Global observation of vertical-CLVD earthquakes at active volcanoes
Some of the largest and most anomalous volcanic earthquakes have non-double-couple focal mechanisms. Here, we investigate the link between volcanic unrest and the occurrence of non-double-couple earthquakes with dominant vertical tension or pressure axes, known as vertical compensated-linear-vector-dipole (vertical-CLVD) earthquakes. We determine focal mechanisms for 313 target earthquakes from the standard and surface wave catalogs of the Global Centroid Moment Tensor Project and identify 86 shallow 4.3 ≤ MW ≤ 5.8 vertical-CLVD earthquakes located near volcanoes that have erupted in the last ~100 years. The majority of vertical-CLVD earthquakes occur in subduction zones in association with basaltic-to-andesitic stratovolcanoes or submarine volcanoes, although vertical-CLVD earthquakes are also located in continental rifts and in regions of hot spot volcanism. Vertical-CLVD earthquakes are associated with many types of confirmed or suspected eruptive activity at nearby volcanoes, including volcanic earthquake swarms as well as effusive and explosive eruptions and caldera collapse. Approximately 70% of all vertical-CLVD earthquakes studied occur during episodes of documented volcanic unrest at a nearby volcano. Given that volcanic unrest is underreported, most shallow vertical-CLVD earthquakes near active volcanoes are likely related to magma migration or eruption processes. Vertical-CLVD earthquakes with dominant vertical pressure axes generally occur after volcanic eruptions, whereas vertical-CLVD earthquakes with dominant vertical tension axes generally occur before the start of volcanic unrest. The occurrence of these events may be useful for identifying volcanoes that have recently erupted and those that are likely to erupt in the future.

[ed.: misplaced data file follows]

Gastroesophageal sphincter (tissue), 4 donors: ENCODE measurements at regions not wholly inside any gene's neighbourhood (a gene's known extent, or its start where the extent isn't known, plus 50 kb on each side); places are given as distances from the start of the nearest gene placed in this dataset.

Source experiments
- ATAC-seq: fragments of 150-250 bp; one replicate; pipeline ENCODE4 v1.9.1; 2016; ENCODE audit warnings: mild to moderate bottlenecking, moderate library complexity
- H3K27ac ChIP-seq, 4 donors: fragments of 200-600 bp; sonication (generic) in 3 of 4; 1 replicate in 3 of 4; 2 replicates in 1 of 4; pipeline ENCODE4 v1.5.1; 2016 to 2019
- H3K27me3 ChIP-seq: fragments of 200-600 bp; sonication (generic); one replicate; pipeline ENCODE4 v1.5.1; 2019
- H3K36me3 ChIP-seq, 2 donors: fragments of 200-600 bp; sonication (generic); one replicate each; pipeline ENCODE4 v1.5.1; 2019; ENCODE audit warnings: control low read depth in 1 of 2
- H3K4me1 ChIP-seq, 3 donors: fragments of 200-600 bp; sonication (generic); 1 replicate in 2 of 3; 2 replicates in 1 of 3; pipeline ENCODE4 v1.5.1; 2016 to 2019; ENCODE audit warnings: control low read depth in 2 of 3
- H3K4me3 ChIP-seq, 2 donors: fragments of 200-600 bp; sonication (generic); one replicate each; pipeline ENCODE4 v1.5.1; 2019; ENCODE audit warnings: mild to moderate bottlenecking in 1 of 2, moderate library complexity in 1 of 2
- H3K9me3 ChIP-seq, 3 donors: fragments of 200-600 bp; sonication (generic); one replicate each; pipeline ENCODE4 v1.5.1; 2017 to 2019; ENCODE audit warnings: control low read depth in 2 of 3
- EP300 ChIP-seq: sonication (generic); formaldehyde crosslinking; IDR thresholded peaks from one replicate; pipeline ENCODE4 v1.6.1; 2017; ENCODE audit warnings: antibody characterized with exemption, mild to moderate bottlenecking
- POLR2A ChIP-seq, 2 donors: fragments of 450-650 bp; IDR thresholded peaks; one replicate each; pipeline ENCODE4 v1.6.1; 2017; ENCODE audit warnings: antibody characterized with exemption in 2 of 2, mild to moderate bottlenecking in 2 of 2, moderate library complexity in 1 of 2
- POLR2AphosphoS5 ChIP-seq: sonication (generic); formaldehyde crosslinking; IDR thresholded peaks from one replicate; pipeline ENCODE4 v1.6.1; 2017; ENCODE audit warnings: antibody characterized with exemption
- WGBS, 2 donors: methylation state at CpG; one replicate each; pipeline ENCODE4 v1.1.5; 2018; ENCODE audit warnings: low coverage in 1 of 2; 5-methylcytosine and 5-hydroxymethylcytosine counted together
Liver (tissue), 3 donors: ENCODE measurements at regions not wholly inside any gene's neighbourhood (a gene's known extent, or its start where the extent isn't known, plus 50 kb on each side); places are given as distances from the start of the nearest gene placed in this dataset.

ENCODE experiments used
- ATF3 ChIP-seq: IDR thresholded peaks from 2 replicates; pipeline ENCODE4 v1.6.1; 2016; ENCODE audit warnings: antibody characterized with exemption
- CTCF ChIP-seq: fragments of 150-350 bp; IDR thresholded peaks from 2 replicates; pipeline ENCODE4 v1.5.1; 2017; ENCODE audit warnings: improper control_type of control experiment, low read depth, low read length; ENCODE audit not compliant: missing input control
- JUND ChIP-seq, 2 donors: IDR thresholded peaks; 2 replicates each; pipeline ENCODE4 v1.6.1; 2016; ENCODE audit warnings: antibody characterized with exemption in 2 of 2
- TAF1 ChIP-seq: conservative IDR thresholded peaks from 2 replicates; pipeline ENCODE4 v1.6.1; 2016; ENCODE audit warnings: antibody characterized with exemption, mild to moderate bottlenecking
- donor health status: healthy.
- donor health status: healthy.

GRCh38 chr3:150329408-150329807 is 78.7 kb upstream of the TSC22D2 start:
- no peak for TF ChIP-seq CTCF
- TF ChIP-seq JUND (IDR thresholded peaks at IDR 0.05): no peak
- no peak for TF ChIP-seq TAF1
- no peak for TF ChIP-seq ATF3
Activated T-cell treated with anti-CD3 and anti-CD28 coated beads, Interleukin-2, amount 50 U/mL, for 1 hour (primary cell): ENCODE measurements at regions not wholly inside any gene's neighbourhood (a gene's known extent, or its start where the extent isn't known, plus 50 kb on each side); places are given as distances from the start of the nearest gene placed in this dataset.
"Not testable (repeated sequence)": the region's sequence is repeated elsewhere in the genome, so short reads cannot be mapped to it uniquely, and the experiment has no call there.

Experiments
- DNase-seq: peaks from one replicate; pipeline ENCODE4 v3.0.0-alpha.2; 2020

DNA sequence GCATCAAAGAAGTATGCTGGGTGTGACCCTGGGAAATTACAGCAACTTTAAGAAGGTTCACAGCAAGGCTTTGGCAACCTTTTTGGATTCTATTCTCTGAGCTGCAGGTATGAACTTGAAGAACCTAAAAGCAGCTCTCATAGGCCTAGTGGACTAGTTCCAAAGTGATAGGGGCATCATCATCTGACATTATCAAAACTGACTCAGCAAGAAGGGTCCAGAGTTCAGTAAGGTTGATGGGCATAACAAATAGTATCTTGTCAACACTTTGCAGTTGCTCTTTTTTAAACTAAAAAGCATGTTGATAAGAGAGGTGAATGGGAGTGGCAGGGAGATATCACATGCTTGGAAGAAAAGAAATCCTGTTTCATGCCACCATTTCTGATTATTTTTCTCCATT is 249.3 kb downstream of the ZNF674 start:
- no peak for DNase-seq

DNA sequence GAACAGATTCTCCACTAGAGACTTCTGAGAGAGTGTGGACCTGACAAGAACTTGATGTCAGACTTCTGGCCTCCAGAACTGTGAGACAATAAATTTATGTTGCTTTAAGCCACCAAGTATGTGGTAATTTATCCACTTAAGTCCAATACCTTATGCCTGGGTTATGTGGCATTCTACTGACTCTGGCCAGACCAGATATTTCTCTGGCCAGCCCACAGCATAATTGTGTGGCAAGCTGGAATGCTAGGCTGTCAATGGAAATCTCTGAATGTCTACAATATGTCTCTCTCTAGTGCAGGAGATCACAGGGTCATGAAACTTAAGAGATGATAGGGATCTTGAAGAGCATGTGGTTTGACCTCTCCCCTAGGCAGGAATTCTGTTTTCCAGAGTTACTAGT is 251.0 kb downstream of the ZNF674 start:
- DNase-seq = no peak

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Also Published In
- Journal of Geophysical Research: Solid Earth